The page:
Mixing Blended Oils
Write your recipes down in parts or percentages. Figure out how much oil you need, and base your “parts” on that measurement.
If you buy your oils from a store where all the bottles are the same size, you can measure by the bottle.
3 bottles of rose + 2 bottles of sandalwood + 1 bottle clove
The biggest problem with this method is that it makes a lot of oil, and sometimes it’s hard to find a large enough container. Look for stoppered cruet bottles used for salad oil.
General remarks about blended oils
The longer a blend is allowed to sit the more the scents will “marry”. Blended oils made mainly of blossom or leaf oils may lose their scent quickly if left uncapped for even a short period of time. Adding a little oil from a resin (amber, frankincense, myrrh, benzoin, copal) or from one of the perfumer’s fixatives (vetiver, oak moss, balsam) may help keep or “fix” floral or fugitive scents, but it won’t fix a blend which has lost it’s scent.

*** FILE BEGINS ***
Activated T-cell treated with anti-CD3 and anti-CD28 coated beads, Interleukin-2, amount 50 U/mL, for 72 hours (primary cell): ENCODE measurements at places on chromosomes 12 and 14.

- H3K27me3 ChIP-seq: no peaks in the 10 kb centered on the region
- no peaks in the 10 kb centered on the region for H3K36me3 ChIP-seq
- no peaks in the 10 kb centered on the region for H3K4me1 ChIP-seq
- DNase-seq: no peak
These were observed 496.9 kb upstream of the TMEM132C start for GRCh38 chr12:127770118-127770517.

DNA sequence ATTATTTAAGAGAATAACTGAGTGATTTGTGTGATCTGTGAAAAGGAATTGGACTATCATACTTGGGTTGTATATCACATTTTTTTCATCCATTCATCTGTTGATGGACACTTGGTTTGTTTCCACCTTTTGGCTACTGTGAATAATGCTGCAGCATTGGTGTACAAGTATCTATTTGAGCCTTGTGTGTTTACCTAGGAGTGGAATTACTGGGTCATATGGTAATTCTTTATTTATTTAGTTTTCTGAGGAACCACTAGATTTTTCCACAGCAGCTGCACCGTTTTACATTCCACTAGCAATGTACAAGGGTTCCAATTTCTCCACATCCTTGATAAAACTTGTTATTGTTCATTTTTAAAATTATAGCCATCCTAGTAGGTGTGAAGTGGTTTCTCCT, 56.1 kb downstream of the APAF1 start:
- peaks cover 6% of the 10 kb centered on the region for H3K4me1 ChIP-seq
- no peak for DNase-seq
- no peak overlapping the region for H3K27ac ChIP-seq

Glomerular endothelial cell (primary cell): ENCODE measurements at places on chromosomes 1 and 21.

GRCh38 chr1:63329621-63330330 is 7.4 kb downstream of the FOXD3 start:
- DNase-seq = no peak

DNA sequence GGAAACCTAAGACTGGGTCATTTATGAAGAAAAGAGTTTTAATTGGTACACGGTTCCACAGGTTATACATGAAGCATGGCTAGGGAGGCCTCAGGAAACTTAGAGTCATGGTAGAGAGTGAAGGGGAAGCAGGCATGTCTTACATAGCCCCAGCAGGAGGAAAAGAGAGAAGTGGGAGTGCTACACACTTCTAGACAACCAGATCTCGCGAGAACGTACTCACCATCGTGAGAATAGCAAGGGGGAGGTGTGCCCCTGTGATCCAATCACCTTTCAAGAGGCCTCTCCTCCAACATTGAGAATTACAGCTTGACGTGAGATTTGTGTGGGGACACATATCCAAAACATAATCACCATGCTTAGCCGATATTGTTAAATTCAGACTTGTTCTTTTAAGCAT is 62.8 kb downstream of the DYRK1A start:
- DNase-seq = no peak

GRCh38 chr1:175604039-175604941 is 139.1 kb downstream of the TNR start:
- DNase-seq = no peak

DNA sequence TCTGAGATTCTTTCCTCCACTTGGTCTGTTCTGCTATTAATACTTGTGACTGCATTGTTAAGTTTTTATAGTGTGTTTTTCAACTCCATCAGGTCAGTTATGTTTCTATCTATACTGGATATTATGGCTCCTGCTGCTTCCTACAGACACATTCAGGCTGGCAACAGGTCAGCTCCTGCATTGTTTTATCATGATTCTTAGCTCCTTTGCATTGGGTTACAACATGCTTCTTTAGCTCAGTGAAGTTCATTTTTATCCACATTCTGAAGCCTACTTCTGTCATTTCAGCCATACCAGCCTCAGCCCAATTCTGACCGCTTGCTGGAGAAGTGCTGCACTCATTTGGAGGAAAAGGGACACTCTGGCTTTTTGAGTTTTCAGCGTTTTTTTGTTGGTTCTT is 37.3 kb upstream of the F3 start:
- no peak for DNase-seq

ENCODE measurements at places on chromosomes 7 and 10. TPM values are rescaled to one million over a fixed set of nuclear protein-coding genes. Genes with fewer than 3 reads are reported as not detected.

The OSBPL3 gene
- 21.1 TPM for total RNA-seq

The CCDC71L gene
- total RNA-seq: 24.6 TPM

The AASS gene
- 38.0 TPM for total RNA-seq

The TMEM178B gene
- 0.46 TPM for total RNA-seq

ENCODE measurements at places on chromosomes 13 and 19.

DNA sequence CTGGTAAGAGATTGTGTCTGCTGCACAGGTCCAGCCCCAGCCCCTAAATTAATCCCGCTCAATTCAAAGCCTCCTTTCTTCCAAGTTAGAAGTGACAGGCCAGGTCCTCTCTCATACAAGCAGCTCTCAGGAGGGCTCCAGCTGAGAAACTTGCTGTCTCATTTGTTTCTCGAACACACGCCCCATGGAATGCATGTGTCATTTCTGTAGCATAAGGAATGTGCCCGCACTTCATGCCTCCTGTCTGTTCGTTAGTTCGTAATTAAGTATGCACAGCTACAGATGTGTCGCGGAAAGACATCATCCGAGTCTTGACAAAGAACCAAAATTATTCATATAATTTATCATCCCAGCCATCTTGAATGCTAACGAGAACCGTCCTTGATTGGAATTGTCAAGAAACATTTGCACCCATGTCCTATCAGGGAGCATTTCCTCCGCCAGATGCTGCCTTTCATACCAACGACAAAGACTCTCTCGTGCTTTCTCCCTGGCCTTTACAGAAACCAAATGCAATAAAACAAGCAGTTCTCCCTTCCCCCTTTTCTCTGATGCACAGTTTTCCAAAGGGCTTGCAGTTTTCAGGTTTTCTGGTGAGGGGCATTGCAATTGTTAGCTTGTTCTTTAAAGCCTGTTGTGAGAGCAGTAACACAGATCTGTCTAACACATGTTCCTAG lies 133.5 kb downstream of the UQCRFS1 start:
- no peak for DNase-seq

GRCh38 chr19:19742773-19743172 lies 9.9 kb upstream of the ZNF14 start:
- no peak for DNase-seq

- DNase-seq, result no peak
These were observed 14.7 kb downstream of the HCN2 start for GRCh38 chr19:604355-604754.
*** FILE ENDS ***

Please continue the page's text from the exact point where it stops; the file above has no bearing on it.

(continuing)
Keep your oil blends away from heat and light, which can cause them to oxidize and turn rancid very quickly. A little jojoba oil, added when the blend is fresh, will help keep it from turning. Maximum shelf life for blended oils is about six months. Label and date all your oil blends.